Scarcity has a way of stamping its mark on your life. My mother’s dislike of barley was akin to the aversion Depression-era children in this country have to waste of any kind, particularly of luxuries, like pretty paper used for wrapping presents. It doesn’t have to be a scarcity borne of privation, either; my father, whose family lacked for nothing except good taste, has spent a lifetime trying to make up for the insipid food he was served as a kid. I suspect that each and every one of us can trace some quirk or predilection or preference in the present to some absence in the past. For my part, I have a periodic need to eat rare or near-raw beef, which I can easily attribute to the fact that I lived in India for 14 years.

From 1986 to 2001, beef was our family’s number one luxury, served only on the rarest of occasions, at the most special of meals, which, despite the fact that we weren’t especially religious, included Christmas dinner. Foie gras and caviar couldn’t even come close; it was possible to buy either if we had the money or the inclination,* but beef was entirely unavailable from butchers and grocery stores in New Delhi, because cows are considered sacred by the country’s Hindu majority.

Raw pork was unavailable, too, although I’m not entirely sure why, but it never really rated quite as high on my list of coveted foods. I have no doubt that part of our reverence for beef was due to the fact that while the meat was unavailable, cows were everywhere; small herds of cattle walked the city streets by day, often gumming up traffic, and bedded down in parks at night, making all of us feel a little bit like castaways dying of thirst.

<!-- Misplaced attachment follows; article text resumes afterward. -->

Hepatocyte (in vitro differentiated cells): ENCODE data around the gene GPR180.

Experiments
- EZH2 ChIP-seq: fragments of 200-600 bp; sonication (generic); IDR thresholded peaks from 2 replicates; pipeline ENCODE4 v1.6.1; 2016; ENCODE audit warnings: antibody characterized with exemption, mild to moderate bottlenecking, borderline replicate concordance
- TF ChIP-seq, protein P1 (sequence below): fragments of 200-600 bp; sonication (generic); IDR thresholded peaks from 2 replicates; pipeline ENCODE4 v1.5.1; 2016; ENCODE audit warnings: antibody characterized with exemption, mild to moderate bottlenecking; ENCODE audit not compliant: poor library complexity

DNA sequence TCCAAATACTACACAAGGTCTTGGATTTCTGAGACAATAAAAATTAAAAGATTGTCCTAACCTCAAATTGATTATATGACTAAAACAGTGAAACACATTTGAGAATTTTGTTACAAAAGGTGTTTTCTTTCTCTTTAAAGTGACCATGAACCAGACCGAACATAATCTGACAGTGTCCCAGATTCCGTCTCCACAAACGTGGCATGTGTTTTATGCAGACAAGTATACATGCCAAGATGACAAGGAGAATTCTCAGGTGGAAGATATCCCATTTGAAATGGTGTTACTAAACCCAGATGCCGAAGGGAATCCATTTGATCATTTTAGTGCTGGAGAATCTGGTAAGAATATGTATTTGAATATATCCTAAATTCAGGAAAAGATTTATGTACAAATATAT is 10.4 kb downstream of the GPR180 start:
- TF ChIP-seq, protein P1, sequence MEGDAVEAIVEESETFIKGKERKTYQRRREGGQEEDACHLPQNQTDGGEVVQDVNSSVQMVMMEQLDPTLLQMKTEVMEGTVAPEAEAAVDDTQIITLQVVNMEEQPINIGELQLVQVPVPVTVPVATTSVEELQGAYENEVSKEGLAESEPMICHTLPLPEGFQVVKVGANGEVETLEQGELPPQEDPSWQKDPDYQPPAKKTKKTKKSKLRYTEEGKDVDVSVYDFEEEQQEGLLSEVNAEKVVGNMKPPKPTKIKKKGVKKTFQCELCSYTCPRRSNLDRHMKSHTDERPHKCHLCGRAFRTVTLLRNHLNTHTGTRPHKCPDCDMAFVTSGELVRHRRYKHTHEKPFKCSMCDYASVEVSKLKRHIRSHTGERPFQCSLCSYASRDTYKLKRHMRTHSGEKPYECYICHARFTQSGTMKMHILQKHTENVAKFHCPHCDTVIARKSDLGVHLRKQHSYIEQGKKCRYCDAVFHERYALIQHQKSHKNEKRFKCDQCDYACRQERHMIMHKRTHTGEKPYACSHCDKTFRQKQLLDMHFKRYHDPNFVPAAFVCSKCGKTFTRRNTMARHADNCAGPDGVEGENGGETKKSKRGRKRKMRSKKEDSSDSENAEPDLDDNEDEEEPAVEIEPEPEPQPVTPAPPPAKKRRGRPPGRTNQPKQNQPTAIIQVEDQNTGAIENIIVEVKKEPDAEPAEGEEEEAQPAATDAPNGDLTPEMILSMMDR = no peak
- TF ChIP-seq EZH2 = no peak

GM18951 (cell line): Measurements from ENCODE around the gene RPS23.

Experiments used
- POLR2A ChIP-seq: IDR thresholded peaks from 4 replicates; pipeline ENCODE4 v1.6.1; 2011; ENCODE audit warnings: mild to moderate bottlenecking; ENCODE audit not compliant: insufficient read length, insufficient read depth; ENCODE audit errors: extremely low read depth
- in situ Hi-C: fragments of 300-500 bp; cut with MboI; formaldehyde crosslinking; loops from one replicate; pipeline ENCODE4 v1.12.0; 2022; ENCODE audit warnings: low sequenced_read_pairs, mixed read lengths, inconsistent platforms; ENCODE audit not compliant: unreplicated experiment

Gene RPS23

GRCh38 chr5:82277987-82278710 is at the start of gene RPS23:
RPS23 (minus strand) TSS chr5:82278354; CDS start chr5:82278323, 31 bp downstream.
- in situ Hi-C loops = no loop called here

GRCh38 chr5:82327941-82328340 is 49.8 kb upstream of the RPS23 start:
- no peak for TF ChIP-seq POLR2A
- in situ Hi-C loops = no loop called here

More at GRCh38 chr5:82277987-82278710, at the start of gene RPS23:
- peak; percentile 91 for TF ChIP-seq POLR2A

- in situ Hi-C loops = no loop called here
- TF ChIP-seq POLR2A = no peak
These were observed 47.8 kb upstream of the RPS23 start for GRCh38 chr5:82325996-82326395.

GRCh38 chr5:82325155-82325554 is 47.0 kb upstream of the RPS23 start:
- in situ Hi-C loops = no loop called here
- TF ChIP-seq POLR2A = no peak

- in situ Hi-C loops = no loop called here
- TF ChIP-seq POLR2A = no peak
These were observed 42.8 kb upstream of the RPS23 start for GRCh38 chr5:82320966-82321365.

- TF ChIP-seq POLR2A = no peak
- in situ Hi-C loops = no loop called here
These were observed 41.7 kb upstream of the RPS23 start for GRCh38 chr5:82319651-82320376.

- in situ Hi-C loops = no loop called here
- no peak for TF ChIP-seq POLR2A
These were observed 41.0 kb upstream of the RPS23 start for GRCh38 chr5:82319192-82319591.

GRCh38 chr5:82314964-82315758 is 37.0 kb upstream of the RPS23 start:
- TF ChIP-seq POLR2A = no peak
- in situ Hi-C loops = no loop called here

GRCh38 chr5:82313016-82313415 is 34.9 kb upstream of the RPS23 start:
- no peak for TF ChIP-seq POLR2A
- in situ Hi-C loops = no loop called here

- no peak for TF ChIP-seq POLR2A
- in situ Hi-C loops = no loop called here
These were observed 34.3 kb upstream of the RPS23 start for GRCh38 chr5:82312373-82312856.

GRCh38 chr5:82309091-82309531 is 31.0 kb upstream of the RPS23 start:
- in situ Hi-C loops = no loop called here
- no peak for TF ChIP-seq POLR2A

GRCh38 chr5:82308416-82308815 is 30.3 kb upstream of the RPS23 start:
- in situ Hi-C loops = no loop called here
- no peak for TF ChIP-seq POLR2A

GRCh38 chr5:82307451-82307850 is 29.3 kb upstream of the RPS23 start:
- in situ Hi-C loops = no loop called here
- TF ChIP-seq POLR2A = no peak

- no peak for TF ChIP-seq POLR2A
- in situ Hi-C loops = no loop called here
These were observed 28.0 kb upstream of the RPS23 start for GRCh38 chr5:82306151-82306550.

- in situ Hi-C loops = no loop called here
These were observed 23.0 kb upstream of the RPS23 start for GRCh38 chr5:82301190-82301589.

* Fun fact: After the fall of the Soviet Union, in 1991, the Indian black market was flooded with good caviar and high-quality cigarettes, which my parents snapped up for very, very cheap. When I moved to America when I was 18, I’d eaten more good caviar in my life than I had porterhouse steaks.

While beef was inaccessible to us, many other expatriates could get their hands on it—those who, through some affiliation with the various diplomatic missions in the city, had gained the privilege of shopping at the missions’ commissaries. This led to some moments of envy that seem odd in retrospect. I clearly remember spending days yearning for the Rice-a-Roni that I’d had at some American kid’s sleepover, solely because it’d had a fair amount of hamburger meat, and turning my nose up at some pilaf my mom had made to shut me up.

I felt the daily lack of beef all the more keenly, I think, because of the way my parents sought out and devoured it whenever we went abroad. In the United States, it was rare roast beef sandwiches, the beef sliced thin and topped with salt, pepper, mayo, and red onions—as a kid, I was astonished that this delicacy was available almost anywhere in the country. In Hong Kong, it was bowls of pho, with rounds of raw beef shingled on top. In Japan, when visiting my grandparents, we’d request shabu shabu as one of our first meals, and upon our arrival we’d be presented with platters of thin slices of beautiful beef, folded and layered in such a way as to seem an offering, the marbling so complete it looked like the meat had trapped lightning.

This kind of behavior can give you a reputation. To this day, all of my relatives believe I crave beef at all times, even though I have lived in the US for close to 20 years and am able to eat it whenever I like, and do, quite often.